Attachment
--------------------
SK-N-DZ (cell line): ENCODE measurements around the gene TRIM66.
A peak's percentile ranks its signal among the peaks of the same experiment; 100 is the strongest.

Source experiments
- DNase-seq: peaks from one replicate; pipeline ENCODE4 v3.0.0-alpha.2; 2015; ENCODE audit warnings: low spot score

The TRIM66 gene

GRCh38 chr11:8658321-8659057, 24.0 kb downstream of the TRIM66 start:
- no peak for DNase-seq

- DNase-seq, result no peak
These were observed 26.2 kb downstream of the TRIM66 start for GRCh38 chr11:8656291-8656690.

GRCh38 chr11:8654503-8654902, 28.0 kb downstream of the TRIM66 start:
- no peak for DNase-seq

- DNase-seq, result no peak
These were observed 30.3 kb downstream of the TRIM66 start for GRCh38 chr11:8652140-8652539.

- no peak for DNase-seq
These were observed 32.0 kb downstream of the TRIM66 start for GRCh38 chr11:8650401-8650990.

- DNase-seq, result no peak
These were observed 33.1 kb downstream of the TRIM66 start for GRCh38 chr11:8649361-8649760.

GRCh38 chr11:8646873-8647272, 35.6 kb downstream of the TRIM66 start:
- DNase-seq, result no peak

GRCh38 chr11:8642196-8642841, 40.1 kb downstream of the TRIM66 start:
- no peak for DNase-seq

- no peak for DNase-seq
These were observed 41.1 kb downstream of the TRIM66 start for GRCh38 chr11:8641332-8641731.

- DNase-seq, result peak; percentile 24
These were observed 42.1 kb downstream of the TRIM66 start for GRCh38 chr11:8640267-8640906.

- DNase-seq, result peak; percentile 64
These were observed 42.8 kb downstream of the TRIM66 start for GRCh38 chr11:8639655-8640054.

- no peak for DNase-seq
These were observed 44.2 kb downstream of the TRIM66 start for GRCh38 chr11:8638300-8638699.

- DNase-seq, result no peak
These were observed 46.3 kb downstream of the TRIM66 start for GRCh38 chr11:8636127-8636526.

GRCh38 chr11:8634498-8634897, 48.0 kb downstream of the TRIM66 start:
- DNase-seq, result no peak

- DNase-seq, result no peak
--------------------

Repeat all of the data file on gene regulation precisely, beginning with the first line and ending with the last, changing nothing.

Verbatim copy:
SK-N-DZ (cell line): ENCODE measurements around the gene TRIM66.
A peak's percentile ranks its signal among the peaks of the same experiment; 100 is the strongest.

Source experiments
- DNase-seq: peaks from one replicate; pipeline ENCODE4 v3.0.0-alpha.2; 2015; ENCODE audit warnings: low spot score

The TRIM66 gene

GRCh38 chr11:8658321-8659057, 24.0 kb downstream of the TRIM66 start:
- no peak for DNase-seq

- DNase-seq, result no peak
These were observed 26.2 kb downstream of the TRIM66 start for GRCh38 chr11:8656291-8656690.

GRCh38 chr11:8654503-8654902, 28.0 kb downstream of the TRIM66 start:
- no peak for DNase-seq

- DNase-seq, result no peak
These were observed 30.3 kb downstream of the TRIM66 start for GRCh38 chr11:8652140-8652539.

- no peak for DNase-seq
These were observed 32.0 kb downstream of the TRIM66 start for GRCh38 chr11:8650401-8650990.

- DNase-seq, result no peak
These were observed 33.1 kb downstream of the TRIM66 start for GRCh38 chr11:8649361-8649760.

GRCh38 chr11:8646873-8647272, 35.6 kb downstream of the TRIM66 start:
- DNase-seq, result no peak

GRCh38 chr11:8642196-8642841, 40.1 kb downstream of the TRIM66 start:
- no peak for DNase-seq

- no peak for DNase-seq
These were observed 41.1 kb downstream of the TRIM66 start for GRCh38 chr11:8641332-8641731.

- DNase-seq, result peak; percentile 24
These were observed 42.1 kb downstream of the TRIM66 start for GRCh38 chr11:8640267-8640906.

- DNase-seq, result peak; percentile 64
These were observed 42.8 kb downstream of the TRIM66 start for GRCh38 chr11:8639655-8640054.

- no peak for DNase-seq
These were observed 44.2 kb downstream of the TRIM66 start for GRCh38 chr11:8638300-8638699.

- DNase-seq, result no peak
These were observed 46.3 kb downstream of the TRIM66 start for GRCh38 chr11:8636127-8636526.

GRCh38 chr11:8634498-8634897, 48.0 kb downstream of the TRIM66 start:
- DNase-seq, result no peak

- DNase-seq, result no peak